The tongue 26 can be rigidly mounted to the base frame 12 and extend in any desired orientation therefrom. FIG. 3 shows an attachment portion 28 of the tongue 26 abutting the frame and extending generally vertically downward from the forward end 30 of the frame 12. By having the tongue 26 oriented horizontally and parallel to the ground, the motive force generated by the power towing vehicle can most efficiently be transmitted to the tow without any loss of a vertical component vector.
By configuring the main portion 32 of the tongue 26 lower than the base frame 12, the overall center of gravity of the vehicle 10 can be lowered, and the vehicle 10 can be made more stable. By configuring the vehicle 10 with the tongue 26 lower than the chassis 12, an additional purpose is served. As will be discussed hereinafter, the chassis 12 supports a carriage 34 for carrying the grain or particulate matter. In one embodiment of the invention, the vehicle 10 includes dump doors positioned at the bottom of the carriage 34 to effect gravity drain of the contents therein. It is, therefore, desirable to have the base frame or chassis 12 elevated at a height which permits an accumulation of the contents of the carriage 34, after being allowed to empty, on the ground beneath the vehicle 10. By raising the height of the frame 12, however, it frequently becomes vertically displaced from a height at which the hook-up on the towing tractor is disposed. By configuring the tongue 26 lower than the chassis 12, hook-up can be facilitated.
In embodiments as that shown in FIGS. 1-4, by rigidly mounting the tongue 26 to the base frame 12, hook-up can further be facilitated. Where pairs of wheels 22, 24 in tandem are used to mount the base frame 12, the frame 12 can be maintained in a particular orientation with respect to the ground. A rigid connection between the frame 12 and tongue 26 will afford a desired orientation to the tongue 26. The tongue 26 can thus be maintained elevated and spaced from the ground along its length. This feature, which can be characterized as "zero tongue weight", allows easy hook-up of the vehicle 10 to the powered towing vehicle since the tongue 26 need not be lifted off the ground to the height of the hook-up on the tractor.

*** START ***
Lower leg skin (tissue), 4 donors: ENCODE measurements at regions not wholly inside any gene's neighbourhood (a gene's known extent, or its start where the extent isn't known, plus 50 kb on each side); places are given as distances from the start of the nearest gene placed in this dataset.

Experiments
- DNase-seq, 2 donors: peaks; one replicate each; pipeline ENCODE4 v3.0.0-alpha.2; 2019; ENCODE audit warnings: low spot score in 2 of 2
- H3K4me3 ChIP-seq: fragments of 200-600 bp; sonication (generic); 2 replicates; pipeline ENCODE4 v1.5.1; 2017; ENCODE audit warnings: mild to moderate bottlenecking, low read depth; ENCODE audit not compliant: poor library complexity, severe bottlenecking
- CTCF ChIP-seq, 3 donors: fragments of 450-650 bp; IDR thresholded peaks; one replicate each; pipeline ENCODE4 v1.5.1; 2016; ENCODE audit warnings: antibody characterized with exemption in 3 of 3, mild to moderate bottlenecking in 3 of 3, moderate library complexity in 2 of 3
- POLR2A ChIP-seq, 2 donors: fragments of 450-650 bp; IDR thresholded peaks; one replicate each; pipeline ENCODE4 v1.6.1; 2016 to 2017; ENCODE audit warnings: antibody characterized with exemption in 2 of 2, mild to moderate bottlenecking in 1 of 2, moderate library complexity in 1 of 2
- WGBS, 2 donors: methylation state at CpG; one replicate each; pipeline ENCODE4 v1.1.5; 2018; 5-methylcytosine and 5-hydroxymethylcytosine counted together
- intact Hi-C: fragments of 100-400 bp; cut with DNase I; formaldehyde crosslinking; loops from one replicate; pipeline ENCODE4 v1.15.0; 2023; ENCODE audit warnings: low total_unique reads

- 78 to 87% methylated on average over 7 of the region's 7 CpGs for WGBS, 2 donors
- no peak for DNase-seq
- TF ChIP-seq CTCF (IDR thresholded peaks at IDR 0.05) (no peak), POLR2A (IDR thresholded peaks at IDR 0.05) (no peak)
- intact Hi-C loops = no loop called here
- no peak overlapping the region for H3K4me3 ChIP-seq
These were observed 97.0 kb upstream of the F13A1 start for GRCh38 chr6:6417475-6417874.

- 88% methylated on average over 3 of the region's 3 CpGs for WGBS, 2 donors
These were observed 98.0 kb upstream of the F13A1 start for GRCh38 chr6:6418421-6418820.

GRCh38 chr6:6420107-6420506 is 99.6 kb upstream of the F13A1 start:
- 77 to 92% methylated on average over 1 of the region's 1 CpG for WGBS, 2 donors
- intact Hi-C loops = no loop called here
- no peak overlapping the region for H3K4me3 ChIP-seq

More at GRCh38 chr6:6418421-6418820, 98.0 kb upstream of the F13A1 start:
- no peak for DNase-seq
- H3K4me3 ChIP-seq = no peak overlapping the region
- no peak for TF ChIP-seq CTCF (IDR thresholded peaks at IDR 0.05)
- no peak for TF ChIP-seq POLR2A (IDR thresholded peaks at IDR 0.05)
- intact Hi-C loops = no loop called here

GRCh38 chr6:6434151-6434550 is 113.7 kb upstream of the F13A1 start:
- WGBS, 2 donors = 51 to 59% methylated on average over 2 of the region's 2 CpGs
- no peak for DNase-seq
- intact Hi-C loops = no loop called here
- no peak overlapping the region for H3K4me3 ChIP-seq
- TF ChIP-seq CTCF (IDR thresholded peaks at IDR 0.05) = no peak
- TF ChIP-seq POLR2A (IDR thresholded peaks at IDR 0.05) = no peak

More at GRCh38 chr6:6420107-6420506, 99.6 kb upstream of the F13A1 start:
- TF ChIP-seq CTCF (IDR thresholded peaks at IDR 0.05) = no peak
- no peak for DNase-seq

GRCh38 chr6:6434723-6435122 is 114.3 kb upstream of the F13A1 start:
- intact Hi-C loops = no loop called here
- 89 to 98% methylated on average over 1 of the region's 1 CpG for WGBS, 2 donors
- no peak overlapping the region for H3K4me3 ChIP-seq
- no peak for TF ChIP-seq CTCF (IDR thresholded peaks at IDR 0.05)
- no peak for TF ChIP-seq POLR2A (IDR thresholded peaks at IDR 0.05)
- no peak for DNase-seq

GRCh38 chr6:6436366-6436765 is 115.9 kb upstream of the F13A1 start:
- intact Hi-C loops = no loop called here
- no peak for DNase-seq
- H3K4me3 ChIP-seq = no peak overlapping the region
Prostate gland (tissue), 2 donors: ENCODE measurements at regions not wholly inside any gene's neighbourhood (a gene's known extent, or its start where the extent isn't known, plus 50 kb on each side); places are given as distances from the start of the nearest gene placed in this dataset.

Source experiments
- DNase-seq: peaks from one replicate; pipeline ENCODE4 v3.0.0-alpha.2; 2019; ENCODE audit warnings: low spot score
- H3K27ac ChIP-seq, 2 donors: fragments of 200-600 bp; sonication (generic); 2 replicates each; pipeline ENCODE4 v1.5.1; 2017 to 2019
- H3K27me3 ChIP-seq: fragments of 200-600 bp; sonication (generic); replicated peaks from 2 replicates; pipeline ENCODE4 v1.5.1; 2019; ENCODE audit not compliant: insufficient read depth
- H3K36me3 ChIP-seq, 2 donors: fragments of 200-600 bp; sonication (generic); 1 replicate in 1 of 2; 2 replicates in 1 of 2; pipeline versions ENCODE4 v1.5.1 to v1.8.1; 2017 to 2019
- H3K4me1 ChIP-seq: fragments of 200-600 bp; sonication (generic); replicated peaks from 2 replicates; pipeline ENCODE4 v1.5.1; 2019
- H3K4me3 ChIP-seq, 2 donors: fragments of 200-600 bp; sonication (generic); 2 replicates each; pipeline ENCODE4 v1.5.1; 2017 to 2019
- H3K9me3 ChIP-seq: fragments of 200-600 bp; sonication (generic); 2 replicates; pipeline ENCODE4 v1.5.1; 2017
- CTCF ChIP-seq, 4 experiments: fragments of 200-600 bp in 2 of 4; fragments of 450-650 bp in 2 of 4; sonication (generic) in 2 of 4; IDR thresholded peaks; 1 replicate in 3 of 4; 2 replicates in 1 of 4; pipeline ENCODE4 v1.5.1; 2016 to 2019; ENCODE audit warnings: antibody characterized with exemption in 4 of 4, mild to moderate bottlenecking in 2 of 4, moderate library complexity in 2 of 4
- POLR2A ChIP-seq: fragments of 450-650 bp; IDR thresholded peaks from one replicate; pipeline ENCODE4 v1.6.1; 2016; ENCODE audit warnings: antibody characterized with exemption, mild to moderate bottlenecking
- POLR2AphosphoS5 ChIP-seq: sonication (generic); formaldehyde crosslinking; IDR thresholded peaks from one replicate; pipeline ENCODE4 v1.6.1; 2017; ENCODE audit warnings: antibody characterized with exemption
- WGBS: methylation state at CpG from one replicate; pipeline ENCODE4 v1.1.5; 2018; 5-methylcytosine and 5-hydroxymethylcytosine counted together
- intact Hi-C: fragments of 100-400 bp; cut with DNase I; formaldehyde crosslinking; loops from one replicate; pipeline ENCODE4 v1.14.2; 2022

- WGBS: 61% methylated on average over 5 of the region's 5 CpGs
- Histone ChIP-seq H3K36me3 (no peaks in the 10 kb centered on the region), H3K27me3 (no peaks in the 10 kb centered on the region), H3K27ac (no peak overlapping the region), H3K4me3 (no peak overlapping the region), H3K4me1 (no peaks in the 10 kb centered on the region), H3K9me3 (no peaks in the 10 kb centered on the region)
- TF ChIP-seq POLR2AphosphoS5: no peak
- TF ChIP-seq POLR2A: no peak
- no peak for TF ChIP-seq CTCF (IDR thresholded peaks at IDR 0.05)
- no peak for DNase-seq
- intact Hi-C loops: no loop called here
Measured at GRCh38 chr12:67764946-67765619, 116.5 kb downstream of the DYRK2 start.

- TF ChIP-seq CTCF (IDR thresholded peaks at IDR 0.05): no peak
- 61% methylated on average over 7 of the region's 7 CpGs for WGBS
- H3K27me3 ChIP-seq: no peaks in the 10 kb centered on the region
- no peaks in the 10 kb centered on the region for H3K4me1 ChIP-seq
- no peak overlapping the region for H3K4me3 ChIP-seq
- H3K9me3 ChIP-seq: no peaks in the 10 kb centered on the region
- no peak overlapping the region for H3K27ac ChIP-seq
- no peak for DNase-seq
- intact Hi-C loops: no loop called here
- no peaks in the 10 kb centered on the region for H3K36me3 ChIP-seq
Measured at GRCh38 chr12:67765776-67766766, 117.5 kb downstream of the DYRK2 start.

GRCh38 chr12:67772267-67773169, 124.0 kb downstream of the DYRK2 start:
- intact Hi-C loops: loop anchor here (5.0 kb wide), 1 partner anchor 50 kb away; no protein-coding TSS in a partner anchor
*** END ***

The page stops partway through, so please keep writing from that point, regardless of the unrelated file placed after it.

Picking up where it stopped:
The vehicle 10 further includes a carriage 34 mounted to the chassis 12. The carriage 34 includes a main body portion 36 which extends above the base frame 12 and an open discharge portion 38 which extends downwardly from the main body portion 36 between the support elements 14 of the chassis 12. The discharge portion 38 has an aperture 40 formed therethrough which provides free communication between the interior of the main body portion 36 and the environment beneath the vehicle 10. It is through this aperture 40 that the cargo in the vehicle 10 can be dumped by gravity drain in order to empty the vehicle 10.
A portion of the carriage wall is disposed obliquely with respect to the ground. In a preferred embodiment, two such obliquely disposed planar panels 42 can be configured in the main body portion 36 of the carriage 34. Typically, these panels 42 form a portion of the side walls of the main body portion 36. The periphery of the main body portion is completed by the front and rear walls 44, 46, each intersecting each of the side walls to form a generally rectangular structure as viewed in top plan.
The main body portion 36 can be constructed including two discrete bins 48. Such a construction facilitates the emptying of only a portion of the vehicle 10 while yet retaining a portion of the contents unemptied. Each bin 48 has a peripheral wall 50 enclosing the interior thereof. The two opposite side walls, including their obliquely disposed portions, can form a side wall common to both of the bins 48.
The vehicle can be constructed having any number of bins 48. The number would, of course, be dictated by the intended end use for the vehicle.
A generally horizontal panel 52 is fixedly positioned relative to an obliquely disposed portion 42 of the vehicle carriage 34. This panel 52 can be mounted to either the carriage 34 or the base frame 12 by welding or other suitable means. A generally horizontal panel 52 and oblique portion 42 of the carriage wall form an angular channel 54 therebetween. In embodiments wherein the vehicle 10 is used to carry grain, the angular channel 54 can serve as a catwalk for a grain sampler. The sampler can, thereby, be afforded access to the top 56 of the carriage 34 at least along the length of the horizontal panel 52. The panel 52 can, therefore, be made of a length so that access to virtually the full length of the vehicle's carriage 34 will be afforded.
In embodiments wherein either side wall of the carriage 34 includes an obliquely disposed portion 42, two generally horizontal panels 52 may be used with the vehicle 10 to provide two catwalks, one on either side of the vehicle 10. For appearance purposes, the vehicle 10 can be manufactured so that it is symmetrical.
The generally horizontal panels 52 can function secondarily as fenders in embodiments wherein the vehicle 10 is mounted for movement over the ground by means of wheels 22, 24. Mudguard retaining brackets 58 can be attached to the fenders 52 at points forward of and behind the wheels 22, 24. Such downwardly extending brackets 58 serve to maintain mudflaps 60 in positions to best effectuate containment of debris kicked up by the wheels 22, 24 within the wheel area.